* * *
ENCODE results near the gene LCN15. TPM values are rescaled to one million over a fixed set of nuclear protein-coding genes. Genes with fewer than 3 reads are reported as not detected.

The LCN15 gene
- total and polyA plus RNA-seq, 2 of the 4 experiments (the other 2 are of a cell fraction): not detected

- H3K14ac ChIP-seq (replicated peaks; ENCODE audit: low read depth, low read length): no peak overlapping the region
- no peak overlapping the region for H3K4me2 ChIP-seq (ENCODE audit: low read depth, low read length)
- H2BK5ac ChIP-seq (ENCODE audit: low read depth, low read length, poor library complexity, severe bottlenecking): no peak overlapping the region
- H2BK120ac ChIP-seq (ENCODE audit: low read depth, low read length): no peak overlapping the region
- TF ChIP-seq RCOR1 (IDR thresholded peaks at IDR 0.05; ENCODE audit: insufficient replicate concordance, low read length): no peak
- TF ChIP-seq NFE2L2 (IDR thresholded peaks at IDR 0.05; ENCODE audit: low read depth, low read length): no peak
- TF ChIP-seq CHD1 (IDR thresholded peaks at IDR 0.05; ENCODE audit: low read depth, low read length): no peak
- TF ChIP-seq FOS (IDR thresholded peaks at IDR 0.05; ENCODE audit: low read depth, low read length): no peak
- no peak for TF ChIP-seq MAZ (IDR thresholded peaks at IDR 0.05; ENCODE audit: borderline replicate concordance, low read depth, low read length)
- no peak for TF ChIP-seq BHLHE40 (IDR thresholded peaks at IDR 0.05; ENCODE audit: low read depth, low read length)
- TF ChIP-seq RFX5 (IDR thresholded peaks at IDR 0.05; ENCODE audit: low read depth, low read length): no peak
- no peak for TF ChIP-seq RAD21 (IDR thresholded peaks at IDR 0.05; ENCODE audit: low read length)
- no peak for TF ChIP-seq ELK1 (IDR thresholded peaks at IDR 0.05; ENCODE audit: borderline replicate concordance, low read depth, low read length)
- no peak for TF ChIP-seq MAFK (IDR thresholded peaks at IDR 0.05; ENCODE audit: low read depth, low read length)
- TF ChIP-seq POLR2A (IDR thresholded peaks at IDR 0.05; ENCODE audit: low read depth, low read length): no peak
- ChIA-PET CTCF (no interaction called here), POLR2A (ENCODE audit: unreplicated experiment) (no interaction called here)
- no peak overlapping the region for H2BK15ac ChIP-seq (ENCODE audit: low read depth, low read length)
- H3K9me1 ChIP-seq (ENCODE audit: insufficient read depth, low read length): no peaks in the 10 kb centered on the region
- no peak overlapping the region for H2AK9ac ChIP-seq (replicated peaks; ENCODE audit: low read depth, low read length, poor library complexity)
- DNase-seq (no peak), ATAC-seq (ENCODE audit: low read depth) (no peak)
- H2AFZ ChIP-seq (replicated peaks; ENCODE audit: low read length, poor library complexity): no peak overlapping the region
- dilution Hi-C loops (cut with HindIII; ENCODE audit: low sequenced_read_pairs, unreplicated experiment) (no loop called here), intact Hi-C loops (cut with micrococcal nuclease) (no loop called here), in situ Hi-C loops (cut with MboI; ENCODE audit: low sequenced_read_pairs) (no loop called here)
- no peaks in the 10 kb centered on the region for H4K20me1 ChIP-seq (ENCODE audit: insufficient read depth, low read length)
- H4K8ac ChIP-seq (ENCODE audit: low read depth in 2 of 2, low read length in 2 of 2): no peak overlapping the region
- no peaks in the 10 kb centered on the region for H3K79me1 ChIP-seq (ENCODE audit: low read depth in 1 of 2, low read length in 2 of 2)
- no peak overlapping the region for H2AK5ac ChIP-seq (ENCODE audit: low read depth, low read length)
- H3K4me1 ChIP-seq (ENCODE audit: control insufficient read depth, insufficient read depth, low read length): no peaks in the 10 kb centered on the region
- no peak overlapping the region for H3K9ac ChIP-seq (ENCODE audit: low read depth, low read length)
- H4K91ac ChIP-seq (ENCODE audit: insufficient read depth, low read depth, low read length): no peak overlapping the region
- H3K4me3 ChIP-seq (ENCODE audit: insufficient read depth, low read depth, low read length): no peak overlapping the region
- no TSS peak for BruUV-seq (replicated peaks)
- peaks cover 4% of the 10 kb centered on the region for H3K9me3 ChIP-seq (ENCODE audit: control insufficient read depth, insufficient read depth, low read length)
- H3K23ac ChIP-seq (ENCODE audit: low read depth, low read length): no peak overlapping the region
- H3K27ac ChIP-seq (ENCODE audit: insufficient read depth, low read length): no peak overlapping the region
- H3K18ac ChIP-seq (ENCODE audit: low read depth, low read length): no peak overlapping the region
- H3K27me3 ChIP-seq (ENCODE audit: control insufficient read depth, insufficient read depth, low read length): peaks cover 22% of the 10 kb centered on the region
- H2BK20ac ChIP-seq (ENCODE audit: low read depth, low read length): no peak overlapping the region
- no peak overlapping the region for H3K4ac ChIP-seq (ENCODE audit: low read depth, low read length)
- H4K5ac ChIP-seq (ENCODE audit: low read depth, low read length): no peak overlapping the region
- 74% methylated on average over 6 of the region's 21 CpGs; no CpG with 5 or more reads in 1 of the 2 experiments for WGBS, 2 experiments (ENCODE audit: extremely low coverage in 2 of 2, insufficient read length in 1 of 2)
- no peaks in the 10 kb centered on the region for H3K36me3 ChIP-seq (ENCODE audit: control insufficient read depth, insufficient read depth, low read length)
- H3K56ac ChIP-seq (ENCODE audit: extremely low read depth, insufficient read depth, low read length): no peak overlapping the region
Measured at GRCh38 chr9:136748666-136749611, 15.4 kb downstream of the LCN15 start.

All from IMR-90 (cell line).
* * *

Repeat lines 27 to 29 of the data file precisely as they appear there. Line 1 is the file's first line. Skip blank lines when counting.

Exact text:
- H4K8ac ChIP-seq (ENCODE audit: low read depth in 2 of 2, low read length in 2 of 2): no peak overlapping the region
- no peaks in the 10 kb centered on the region for H3K79me1 ChIP-seq (ENCODE audit: low read depth in 1 of 2, low read length in 2 of 2)
- no peak overlapping the region for H2AK5ac ChIP-seq (ENCODE audit: low read depth, low read length)